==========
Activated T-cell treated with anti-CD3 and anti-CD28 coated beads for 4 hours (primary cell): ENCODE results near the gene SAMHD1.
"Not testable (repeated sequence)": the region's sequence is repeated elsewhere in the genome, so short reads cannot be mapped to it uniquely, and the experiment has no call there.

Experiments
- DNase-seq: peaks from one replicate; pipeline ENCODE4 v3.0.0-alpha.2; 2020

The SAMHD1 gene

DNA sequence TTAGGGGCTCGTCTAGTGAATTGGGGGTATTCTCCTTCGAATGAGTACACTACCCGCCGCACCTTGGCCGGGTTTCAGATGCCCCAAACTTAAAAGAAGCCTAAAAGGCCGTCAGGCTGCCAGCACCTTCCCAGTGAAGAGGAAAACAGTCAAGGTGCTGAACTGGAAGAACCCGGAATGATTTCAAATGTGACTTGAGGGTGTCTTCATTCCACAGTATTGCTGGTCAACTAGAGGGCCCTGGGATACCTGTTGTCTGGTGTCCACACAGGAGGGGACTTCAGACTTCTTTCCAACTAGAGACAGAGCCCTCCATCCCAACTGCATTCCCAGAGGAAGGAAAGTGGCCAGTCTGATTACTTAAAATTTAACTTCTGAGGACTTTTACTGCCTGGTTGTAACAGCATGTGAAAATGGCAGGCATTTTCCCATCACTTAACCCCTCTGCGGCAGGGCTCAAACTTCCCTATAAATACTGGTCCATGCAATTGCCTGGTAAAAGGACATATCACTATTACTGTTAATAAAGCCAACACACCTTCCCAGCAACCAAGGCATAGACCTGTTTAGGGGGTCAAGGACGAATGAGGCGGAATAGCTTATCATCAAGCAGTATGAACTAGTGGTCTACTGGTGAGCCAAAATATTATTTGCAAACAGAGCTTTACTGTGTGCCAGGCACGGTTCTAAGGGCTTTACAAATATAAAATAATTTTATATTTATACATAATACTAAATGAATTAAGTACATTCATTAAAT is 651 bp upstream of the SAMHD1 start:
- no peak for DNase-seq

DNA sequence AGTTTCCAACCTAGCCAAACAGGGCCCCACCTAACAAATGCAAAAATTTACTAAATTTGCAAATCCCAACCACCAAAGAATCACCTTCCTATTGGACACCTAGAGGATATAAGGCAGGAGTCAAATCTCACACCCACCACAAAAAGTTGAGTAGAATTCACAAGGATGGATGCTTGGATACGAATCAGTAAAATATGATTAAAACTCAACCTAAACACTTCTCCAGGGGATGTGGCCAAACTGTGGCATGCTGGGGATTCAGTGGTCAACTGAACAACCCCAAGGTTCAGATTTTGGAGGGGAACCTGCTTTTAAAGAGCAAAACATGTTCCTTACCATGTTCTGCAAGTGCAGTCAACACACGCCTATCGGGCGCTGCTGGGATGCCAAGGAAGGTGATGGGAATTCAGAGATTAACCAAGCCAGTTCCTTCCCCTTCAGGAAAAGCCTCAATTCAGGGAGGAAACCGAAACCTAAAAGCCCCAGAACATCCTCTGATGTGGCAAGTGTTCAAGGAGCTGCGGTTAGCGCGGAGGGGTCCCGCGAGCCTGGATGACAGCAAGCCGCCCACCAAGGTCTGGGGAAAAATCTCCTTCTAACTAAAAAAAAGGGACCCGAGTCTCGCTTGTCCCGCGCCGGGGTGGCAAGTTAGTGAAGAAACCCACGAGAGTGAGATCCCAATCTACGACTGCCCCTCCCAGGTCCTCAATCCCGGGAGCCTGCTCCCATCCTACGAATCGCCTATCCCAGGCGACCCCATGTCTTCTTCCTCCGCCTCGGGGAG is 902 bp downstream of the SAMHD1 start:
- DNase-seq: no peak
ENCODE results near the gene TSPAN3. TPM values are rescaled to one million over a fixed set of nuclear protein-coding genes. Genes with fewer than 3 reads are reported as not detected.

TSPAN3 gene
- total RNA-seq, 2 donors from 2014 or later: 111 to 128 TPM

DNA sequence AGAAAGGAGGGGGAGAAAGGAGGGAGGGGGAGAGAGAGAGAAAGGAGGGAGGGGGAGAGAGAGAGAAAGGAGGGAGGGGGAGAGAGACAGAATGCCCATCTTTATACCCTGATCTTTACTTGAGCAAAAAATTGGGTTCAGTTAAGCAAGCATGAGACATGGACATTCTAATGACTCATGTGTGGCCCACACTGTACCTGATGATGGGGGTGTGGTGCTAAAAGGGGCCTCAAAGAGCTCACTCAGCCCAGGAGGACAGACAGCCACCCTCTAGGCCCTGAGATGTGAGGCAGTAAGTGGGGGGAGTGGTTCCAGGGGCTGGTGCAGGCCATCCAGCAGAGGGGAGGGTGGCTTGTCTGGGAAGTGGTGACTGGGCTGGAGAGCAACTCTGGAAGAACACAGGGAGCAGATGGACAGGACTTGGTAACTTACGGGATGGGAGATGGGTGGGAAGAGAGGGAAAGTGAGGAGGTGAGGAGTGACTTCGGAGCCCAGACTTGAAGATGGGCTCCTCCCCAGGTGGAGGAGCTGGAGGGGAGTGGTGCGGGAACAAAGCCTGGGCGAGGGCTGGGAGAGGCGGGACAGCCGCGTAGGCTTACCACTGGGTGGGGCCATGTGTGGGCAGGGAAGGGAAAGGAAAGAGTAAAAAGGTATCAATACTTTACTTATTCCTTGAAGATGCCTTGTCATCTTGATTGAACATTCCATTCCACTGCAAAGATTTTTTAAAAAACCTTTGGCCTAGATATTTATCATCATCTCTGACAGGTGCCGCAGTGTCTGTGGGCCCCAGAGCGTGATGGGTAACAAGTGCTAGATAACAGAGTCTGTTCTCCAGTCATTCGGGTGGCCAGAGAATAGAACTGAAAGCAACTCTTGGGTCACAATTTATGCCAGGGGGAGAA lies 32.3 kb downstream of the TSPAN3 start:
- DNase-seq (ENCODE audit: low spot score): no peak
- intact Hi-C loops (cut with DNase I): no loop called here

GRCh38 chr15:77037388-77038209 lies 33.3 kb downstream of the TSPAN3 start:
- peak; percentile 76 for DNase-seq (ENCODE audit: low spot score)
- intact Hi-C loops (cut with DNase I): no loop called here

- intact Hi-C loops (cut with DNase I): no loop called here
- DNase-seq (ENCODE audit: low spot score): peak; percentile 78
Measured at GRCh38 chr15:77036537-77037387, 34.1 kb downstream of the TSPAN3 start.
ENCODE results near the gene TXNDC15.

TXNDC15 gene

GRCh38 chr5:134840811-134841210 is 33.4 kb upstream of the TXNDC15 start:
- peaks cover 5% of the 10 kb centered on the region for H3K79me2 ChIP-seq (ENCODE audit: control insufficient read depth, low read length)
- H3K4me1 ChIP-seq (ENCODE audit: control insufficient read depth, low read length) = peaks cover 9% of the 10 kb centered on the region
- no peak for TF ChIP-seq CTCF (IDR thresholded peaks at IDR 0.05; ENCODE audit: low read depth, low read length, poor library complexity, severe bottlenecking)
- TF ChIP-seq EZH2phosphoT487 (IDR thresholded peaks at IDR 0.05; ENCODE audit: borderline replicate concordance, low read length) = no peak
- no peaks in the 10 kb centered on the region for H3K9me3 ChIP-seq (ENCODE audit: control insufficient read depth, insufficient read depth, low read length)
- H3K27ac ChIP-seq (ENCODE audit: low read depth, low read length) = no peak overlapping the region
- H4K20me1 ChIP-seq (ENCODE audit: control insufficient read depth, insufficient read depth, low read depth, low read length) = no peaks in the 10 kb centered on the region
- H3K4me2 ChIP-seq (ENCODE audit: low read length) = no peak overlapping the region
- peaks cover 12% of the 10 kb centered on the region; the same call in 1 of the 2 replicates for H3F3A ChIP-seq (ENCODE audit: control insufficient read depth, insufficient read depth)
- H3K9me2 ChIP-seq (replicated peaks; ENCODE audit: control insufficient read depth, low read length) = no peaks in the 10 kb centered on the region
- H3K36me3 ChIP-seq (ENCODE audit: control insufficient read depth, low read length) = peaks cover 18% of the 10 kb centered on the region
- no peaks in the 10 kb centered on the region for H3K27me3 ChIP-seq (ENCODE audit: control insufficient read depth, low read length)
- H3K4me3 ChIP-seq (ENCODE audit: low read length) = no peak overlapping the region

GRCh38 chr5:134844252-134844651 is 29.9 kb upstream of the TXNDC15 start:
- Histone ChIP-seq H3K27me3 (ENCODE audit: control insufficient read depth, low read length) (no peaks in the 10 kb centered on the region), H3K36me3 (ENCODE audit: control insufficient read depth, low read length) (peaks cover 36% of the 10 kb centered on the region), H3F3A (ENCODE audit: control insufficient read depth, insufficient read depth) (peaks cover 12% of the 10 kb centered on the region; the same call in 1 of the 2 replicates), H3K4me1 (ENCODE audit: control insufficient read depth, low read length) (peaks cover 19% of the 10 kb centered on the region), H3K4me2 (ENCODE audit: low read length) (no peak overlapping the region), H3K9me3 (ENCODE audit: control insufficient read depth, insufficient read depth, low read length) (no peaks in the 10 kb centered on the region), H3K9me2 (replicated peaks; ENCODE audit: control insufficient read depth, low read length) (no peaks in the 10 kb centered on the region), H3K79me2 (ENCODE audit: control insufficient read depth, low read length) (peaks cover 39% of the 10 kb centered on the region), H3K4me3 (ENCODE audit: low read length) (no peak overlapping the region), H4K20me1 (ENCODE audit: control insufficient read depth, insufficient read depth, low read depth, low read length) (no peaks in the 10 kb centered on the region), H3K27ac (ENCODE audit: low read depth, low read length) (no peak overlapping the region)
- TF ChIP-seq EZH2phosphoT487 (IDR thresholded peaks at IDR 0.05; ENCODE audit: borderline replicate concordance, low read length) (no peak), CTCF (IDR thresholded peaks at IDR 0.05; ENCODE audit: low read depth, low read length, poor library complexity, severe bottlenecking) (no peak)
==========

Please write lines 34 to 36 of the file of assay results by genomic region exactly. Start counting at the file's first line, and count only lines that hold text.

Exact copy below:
- H3K9me2 ChIP-seq (replicated peaks; ENCODE audit: control insufficient read depth, low read length) = no peaks in the 10 kb centered on the region
- H3K36me3 ChIP-seq (ENCODE audit: control insufficient read depth, low read length) = peaks cover 18% of the 10 kb centered on the region
- no peaks in the 10 kb centered on the region for H3K27me3 ChIP-seq (ENCODE audit: control insufficient read depth, low read length)